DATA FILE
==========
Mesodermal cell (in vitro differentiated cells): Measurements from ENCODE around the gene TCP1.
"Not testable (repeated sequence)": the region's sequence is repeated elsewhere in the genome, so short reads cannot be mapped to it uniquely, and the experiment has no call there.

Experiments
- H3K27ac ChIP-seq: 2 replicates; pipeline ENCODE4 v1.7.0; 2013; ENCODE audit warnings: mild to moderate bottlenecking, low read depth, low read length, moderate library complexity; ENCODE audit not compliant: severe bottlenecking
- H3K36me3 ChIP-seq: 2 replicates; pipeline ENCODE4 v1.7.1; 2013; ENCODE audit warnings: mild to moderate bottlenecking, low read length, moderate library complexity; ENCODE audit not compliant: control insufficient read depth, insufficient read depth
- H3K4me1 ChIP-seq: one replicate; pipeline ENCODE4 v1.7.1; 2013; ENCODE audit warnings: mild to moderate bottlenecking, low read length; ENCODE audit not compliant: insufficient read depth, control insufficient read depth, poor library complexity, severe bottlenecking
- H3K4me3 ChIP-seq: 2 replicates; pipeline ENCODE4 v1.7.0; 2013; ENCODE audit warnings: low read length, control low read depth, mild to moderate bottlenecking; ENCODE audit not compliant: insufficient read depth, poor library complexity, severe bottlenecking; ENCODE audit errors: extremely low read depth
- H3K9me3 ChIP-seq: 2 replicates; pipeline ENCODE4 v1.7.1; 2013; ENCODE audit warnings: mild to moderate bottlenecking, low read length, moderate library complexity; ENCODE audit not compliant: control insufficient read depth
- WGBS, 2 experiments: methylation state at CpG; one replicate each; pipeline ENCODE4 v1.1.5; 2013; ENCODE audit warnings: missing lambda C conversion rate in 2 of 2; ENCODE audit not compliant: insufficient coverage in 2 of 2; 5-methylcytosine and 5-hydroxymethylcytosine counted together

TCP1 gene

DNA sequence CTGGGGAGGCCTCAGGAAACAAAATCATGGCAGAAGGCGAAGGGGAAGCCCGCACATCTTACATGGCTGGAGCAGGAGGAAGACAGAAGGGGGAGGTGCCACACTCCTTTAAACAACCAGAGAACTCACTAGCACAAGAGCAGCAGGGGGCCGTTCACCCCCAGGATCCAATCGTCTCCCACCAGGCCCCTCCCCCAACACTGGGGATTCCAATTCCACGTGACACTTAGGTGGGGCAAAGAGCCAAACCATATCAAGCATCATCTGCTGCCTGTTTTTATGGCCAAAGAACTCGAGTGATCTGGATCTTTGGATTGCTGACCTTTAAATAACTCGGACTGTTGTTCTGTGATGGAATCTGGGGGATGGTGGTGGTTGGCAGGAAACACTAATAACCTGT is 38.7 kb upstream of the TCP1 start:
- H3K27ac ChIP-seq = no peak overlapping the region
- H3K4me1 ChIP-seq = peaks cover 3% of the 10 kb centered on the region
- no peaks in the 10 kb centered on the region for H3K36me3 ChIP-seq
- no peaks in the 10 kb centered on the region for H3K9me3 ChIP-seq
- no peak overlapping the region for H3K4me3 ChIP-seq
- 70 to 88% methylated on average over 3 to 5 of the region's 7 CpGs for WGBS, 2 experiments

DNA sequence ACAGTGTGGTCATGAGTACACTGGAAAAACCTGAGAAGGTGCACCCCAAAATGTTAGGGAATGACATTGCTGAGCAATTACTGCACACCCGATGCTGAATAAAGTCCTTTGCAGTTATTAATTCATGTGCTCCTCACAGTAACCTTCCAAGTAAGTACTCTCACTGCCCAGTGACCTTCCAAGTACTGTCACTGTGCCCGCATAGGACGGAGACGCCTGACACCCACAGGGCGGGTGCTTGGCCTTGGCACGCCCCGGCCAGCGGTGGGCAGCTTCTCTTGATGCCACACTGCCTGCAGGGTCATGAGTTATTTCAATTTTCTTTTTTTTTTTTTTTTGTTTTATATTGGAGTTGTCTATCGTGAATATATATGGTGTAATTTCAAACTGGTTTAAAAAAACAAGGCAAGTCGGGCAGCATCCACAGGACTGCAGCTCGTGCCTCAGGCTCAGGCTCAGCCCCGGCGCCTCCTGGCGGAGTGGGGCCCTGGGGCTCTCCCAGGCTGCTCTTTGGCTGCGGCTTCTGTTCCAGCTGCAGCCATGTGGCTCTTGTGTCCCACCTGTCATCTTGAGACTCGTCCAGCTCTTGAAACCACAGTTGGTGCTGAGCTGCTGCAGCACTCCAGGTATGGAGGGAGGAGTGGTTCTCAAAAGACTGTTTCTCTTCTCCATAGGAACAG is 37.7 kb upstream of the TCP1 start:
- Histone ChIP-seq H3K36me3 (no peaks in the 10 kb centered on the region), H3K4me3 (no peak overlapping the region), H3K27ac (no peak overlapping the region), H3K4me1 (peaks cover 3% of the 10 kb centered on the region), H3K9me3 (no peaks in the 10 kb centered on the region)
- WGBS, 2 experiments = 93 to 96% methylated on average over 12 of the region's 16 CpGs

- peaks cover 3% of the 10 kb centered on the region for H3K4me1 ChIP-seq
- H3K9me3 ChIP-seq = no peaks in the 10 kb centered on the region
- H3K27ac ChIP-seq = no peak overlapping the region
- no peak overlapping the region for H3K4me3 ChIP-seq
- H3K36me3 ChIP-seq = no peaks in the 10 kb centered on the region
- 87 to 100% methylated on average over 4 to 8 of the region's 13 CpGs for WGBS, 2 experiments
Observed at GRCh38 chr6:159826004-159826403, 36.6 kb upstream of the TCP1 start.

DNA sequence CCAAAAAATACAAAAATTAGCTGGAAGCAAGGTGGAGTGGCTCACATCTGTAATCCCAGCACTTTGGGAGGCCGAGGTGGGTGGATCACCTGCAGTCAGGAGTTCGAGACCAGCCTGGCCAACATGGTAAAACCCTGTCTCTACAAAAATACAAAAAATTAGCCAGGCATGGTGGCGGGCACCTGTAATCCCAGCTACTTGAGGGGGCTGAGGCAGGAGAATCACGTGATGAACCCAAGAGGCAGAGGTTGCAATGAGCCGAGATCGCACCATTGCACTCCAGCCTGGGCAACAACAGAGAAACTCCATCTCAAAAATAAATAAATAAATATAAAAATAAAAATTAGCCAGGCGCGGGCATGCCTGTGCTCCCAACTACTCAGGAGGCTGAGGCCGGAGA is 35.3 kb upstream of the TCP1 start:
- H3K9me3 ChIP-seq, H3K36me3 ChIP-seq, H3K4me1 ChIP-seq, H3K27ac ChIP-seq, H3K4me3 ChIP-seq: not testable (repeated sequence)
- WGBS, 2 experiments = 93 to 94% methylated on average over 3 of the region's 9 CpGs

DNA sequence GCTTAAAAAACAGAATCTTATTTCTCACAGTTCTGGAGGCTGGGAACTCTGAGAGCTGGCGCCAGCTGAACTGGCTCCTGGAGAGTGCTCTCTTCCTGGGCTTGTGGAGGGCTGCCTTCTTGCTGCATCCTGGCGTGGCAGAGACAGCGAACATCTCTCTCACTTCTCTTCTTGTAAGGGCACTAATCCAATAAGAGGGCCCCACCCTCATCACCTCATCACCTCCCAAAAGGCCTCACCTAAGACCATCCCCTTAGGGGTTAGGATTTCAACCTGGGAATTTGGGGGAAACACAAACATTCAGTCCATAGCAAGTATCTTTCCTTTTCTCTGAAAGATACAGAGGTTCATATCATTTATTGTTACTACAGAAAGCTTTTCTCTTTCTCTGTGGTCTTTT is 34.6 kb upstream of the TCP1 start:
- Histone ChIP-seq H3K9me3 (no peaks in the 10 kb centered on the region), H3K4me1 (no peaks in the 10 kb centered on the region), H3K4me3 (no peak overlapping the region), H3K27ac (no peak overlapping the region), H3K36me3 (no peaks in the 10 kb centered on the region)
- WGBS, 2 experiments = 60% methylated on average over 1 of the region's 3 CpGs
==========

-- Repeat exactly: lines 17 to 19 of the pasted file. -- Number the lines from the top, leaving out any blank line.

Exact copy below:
- 70 to 88% methylated on average over 3 to 5 of the region's 7 CpGs for WGBS, 2 experiments

DNA sequence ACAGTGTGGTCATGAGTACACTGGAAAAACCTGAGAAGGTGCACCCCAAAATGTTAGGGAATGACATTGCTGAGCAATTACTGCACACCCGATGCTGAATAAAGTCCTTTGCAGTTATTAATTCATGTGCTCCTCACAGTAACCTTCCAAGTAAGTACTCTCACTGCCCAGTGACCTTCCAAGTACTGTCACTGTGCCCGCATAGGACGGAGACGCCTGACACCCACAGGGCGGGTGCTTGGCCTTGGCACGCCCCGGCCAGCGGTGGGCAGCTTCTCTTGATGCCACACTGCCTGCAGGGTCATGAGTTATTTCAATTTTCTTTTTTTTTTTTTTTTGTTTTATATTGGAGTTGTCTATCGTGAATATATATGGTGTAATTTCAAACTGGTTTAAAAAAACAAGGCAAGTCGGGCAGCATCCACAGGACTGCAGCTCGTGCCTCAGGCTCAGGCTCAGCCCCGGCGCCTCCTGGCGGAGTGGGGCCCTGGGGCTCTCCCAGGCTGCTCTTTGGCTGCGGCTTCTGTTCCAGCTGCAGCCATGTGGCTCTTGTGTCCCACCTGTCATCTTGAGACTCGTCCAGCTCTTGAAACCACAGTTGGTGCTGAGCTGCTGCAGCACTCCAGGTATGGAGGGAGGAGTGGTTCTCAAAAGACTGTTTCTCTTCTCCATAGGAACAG is 37.7 kb upstream of the TCP1 start:
- Histone ChIP-seq H3K36me3 (no peaks in the 10 kb centered on the region), H3K4me3 (no peak overlapping the region), H3K27ac (no peak overlapping the region), H3K4me1 (peaks cover 3% of the 10 kb centered on the region), H3K9me3 (no peaks in the 10 kb centered on the region)